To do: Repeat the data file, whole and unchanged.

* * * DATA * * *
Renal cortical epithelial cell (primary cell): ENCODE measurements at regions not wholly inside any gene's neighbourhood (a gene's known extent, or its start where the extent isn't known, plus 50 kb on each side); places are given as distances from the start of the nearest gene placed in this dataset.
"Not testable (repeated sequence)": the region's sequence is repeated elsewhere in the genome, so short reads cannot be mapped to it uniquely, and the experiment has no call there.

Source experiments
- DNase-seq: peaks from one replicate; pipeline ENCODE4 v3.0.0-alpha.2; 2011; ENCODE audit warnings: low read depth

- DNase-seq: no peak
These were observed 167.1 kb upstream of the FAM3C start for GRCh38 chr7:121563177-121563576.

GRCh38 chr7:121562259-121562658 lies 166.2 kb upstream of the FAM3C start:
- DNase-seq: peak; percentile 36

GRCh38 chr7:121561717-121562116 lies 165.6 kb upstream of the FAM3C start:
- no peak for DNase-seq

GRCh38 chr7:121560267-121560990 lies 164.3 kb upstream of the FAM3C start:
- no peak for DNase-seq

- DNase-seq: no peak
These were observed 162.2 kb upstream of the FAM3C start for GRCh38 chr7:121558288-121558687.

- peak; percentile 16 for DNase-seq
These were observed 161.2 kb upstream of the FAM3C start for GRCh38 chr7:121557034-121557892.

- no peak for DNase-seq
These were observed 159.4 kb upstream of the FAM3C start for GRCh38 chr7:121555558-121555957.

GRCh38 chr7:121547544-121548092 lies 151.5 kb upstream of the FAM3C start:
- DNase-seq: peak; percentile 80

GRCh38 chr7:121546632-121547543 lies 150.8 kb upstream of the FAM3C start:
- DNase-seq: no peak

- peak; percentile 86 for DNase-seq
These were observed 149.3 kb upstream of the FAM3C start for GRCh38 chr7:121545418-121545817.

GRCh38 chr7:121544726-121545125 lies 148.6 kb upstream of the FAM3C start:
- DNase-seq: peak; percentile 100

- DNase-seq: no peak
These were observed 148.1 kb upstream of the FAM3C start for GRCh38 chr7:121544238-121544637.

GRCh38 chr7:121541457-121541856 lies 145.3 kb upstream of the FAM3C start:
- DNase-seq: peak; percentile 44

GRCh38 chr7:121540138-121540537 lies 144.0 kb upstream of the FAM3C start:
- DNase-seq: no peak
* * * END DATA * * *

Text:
Renal cortical epithelial cell (primary cell): ENCODE measurements at regions not wholly inside any gene's neighbourhood (a gene's known extent, or its start where the extent isn't known, plus 50 kb on each side); places are given as distances from the start of the nearest gene placed in this dataset.
"Not testable (repeated sequence)": the region's sequence is repeated elsewhere in the genome, so short reads cannot be mapped to it uniquely, and the experiment has no call there.

Source experiments
- DNase-seq: peaks from one replicate; pipeline ENCODE4 v3.0.0-alpha.2; 2011; ENCODE audit warnings: low read depth

- DNase-seq: no peak
These were observed 167.1 kb upstream of the FAM3C start for GRCh38 chr7:121563177-121563576.

GRCh38 chr7:121562259-121562658 lies 166.2 kb upstream of the FAM3C start:
- DNase-seq: peak; percentile 36

GRCh38 chr7:121561717-121562116 lies 165.6 kb upstream of the FAM3C start:
- no peak for DNase-seq

GRCh38 chr7:121560267-121560990 lies 164.3 kb upstream of the FAM3C start:
- no peak for DNase-seq

- DNase-seq: no peak
These were observed 162.2 kb upstream of the FAM3C start for GRCh38 chr7:121558288-121558687.

- peak; percentile 16 for DNase-seq
These were observed 161.2 kb upstream of the FAM3C start for GRCh38 chr7:121557034-121557892.

- no peak for DNase-seq
These were observed 159.4 kb upstream of the FAM3C start for GRCh38 chr7:121555558-121555957.

GRCh38 chr7:121547544-121548092 lies 151.5 kb upstream of the FAM3C start:
- DNase-seq: peak; percentile 80

GRCh38 chr7:121546632-121547543 lies 150.8 kb upstream of the FAM3C start:
- DNase-seq: no peak

- peak; percentile 86 for DNase-seq
These were observed 149.3 kb upstream of the FAM3C start for GRCh38 chr7:121545418-121545817.

GRCh38 chr7:121544726-121545125 lies 148.6 kb upstream of the FAM3C start:
- DNase-seq: peak; percentile 100

- DNase-seq: no peak
These were observed 148.1 kb upstream of the FAM3C start for GRCh38 chr7:121544238-121544637.

GRCh38 chr7:121541457-121541856 lies 145.3 kb upstream of the FAM3C start:
- DNase-seq: peak; percentile 44

GRCh38 chr7:121540138-121540537 lies 144.0 kb upstream of the FAM3C start:
- DNase-seq: no peak